This was published under the 2010 to 2015 Conservative and Liberal Democrat coalition government
Travellers should consider what sort of cover they might need if their operator goes out of business.
Travellers planning a last-minute summer break or turning their attention to next year’s holidays are being urged to do their research and consider what sort of cover they might need if their operator goes out of business.
Over 30 million holiday flights depart from the UK each year, with very few holiday-makers ever affected by a travel company failure. The government is actively considering how to ensure the ATOL holiday protection scheme remains relevant to today’s travel market and expects to outline its decision soon.
Aviation Minister, Theresa Villiers, said:
While the vast majority of holidays pass without any problems, we have recently seen the anxiety and difficulty the failure of a travel operator can cause.
Today’s (26 August 2010) holiday market works in such a variety of ways, it can be very difficult to know whether and how your trip might be covered. This is why we are taking the need to update the ATOL scheme very seriously.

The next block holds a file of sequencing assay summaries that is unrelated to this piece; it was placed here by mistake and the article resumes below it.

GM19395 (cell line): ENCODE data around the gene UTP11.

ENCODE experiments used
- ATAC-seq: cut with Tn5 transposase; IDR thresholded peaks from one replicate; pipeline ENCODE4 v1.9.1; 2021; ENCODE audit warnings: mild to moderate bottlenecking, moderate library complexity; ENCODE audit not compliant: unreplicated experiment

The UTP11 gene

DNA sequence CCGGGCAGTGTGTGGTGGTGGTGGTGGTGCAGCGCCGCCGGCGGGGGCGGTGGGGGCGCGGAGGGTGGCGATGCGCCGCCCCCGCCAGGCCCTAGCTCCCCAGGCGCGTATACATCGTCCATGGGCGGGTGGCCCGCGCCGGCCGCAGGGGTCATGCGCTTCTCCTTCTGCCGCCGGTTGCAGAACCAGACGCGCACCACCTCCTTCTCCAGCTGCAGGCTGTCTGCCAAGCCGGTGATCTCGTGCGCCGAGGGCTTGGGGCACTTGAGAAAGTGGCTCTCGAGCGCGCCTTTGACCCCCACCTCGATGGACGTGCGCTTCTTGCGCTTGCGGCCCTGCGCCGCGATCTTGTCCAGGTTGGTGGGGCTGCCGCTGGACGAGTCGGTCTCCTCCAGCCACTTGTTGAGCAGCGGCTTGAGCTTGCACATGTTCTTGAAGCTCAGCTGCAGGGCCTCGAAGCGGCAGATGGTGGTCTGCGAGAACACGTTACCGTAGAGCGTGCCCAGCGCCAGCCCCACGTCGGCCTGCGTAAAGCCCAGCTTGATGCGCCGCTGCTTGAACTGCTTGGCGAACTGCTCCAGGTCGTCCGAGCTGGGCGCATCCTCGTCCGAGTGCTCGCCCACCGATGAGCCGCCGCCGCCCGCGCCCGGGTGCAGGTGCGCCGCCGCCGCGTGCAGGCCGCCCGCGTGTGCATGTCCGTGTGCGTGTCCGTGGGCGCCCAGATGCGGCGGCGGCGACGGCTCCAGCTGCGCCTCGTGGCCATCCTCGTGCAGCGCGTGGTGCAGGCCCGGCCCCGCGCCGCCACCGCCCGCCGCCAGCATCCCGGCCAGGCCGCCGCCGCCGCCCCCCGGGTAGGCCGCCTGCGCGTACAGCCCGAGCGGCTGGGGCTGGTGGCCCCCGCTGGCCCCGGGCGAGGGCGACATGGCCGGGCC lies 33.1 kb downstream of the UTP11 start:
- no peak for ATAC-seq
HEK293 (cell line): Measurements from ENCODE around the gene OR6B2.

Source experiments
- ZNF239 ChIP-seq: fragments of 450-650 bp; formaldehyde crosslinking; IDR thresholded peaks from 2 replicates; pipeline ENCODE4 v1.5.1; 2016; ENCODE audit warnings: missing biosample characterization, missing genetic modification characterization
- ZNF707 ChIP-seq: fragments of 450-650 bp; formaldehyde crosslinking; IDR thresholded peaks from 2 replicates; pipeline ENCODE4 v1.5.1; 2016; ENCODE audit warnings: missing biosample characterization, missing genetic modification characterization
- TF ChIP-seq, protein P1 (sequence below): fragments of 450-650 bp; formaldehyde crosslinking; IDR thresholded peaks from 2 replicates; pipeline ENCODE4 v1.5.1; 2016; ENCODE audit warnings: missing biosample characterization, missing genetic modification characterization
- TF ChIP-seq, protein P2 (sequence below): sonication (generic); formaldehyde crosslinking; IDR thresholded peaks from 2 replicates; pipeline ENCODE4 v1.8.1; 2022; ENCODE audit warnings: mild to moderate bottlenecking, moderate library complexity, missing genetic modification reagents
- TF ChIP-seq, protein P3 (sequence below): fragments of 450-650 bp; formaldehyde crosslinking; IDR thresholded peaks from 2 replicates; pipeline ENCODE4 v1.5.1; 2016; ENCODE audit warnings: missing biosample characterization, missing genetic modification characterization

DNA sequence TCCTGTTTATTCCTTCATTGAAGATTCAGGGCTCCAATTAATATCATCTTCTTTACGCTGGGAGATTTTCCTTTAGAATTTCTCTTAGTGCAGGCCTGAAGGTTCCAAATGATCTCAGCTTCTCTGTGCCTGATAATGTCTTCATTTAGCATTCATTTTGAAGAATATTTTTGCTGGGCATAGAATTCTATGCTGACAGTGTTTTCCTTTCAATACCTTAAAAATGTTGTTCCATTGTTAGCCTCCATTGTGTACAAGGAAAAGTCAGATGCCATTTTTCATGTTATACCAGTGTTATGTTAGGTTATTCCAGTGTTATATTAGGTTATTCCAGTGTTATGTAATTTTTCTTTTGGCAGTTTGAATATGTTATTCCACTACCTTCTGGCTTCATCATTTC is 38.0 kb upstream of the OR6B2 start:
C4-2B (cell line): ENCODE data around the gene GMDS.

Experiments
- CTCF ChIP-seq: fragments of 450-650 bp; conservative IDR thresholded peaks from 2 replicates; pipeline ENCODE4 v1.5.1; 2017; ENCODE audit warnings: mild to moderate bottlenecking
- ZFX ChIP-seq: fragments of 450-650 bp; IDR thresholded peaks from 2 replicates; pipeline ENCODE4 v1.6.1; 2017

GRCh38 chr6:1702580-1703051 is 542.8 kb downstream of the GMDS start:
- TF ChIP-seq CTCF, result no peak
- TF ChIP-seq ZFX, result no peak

We are working right now on what can be done to make the scheme better suited to today’s holiday industry and improve the clarity of the scheme so passengers are fully aware of whether they’re covered or not.
In the meantime, anyone who wants to protect their money should look at the information on the DirectGov website and do their homework before booking their holiday.
Under the ATOL scheme, travellers who book package holidays are entitled to a refund if they have not already travelled, or are brought home free of charge if abroad at the time of insolvency. Those who are not ATOL-protected can take other steps to help protect their trips, such as taking out specific travel insurance or booking with a credit card. These options are all explained on the DirectGov website.
Notes to editors
An estimated 37,000,000 people fly abroad on leisure trips each year
The Air Travel Organisers’ Licensing (ATOL) scheme is administered by the CAA and protects passengers of package holidays by air in the event of a travel company insolvency - the scheme meets a European requirement and ensures that customers abroad are brought home at the end of their holiday, and that those yet to travel are reimbursed
Further information about options for protecting holidays
Aviation and maritime media enquiries
Media enquiries 020 7944 3021
Out of hours media enquiries 020 7944 4292
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